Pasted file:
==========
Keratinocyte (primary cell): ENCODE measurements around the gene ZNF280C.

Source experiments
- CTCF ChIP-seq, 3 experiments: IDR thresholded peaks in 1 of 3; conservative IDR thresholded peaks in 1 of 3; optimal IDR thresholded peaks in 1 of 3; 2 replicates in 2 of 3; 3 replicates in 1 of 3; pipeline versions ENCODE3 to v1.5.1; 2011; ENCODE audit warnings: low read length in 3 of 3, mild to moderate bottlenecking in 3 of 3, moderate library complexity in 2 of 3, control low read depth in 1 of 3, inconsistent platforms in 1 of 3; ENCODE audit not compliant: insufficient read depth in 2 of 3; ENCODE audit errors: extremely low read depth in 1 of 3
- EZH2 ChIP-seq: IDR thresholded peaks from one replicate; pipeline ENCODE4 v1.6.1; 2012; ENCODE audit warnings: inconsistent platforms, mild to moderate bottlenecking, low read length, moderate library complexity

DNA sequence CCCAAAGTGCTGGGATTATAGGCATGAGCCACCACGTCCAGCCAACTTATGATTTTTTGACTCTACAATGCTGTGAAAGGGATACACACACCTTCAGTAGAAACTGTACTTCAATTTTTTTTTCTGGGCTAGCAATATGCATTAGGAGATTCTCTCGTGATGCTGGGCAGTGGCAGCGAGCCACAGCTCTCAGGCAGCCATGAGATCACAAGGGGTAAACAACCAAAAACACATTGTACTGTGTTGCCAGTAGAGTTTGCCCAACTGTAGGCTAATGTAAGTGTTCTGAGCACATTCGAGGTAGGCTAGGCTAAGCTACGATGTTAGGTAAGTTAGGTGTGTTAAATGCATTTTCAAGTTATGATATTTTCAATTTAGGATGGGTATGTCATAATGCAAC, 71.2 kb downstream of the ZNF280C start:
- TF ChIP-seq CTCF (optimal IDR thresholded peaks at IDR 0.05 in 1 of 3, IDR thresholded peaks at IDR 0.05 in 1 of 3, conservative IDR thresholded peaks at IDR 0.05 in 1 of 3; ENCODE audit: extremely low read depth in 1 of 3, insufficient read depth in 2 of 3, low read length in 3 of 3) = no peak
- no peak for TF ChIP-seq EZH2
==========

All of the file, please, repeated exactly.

Keratinocyte (primary cell): ENCODE measurements around the gene ZNF280C.

Source experiments
- CTCF ChIP-seq, 3 experiments: IDR thresholded peaks in 1 of 3; conservative IDR thresholded peaks in 1 of 3; optimal IDR thresholded peaks in 1 of 3; 2 replicates in 2 of 3; 3 replicates in 1 of 3; pipeline versions ENCODE3 to v1.5.1; 2011; ENCODE audit warnings: low read length in 3 of 3, mild to moderate bottlenecking in 3 of 3, moderate library complexity in 2 of 3, control low read depth in 1 of 3, inconsistent platforms in 1 of 3; ENCODE audit not compliant: insufficient read depth in 2 of 3; ENCODE audit errors: extremely low read depth in 1 of 3
- EZH2 ChIP-seq: IDR thresholded peaks from one replicate; pipeline ENCODE4 v1.6.1; 2012; ENCODE audit warnings: inconsistent platforms, mild to moderate bottlenecking, low read length, moderate library complexity

DNA sequence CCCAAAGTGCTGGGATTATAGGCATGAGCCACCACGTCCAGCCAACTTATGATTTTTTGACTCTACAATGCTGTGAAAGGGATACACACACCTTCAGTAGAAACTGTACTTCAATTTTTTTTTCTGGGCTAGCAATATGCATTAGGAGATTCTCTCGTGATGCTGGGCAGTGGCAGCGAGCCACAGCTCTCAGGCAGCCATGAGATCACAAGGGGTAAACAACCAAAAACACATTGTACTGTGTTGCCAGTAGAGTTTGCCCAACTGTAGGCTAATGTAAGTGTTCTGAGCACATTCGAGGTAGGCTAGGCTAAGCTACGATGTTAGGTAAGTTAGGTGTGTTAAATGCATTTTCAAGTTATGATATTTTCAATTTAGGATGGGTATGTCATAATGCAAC, 71.2 kb downstream of the ZNF280C start:
- TF ChIP-seq CTCF (optimal IDR thresholded peaks at IDR 0.05 in 1 of 3, IDR thresholded peaks at IDR 0.05 in 1 of 3, conservative IDR thresholded peaks at IDR 0.05 in 1 of 3; ENCODE audit: extremely low read depth in 1 of 3, insufficient read depth in 2 of 3, low read length in 3 of 3) = no peak
- no peak for TF ChIP-seq EZH2